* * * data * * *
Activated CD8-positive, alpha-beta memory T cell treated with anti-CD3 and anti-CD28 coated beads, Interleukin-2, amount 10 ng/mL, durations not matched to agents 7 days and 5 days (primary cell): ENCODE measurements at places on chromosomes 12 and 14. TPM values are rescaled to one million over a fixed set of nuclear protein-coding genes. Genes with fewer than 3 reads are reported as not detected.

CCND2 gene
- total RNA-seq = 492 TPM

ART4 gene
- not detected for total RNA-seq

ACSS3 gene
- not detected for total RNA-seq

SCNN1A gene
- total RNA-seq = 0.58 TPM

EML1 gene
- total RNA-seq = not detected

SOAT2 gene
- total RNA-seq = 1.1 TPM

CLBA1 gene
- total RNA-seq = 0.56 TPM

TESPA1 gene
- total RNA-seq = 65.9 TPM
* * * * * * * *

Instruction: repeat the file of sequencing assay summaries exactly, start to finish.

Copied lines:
Activated CD8-positive, alpha-beta memory T cell treated with anti-CD3 and anti-CD28 coated beads, Interleukin-2, amount 10 ng/mL, durations not matched to agents 7 days and 5 days (primary cell): ENCODE measurements at places on chromosomes 12 and 14. TPM values are rescaled to one million over a fixed set of nuclear protein-coding genes. Genes with fewer than 3 reads are reported as not detected.

CCND2 gene
- total RNA-seq = 492 TPM

ART4 gene
- not detected for total RNA-seq

ACSS3 gene
- not detected for total RNA-seq

SCNN1A gene
- total RNA-seq = 0.58 TPM

EML1 gene
- total RNA-seq = not detected

SOAT2 gene
- total RNA-seq = 1.1 TPM

CLBA1 gene
- total RNA-seq = 0.56 TPM

TESPA1 gene
- total RNA-seq = 65.9 TPM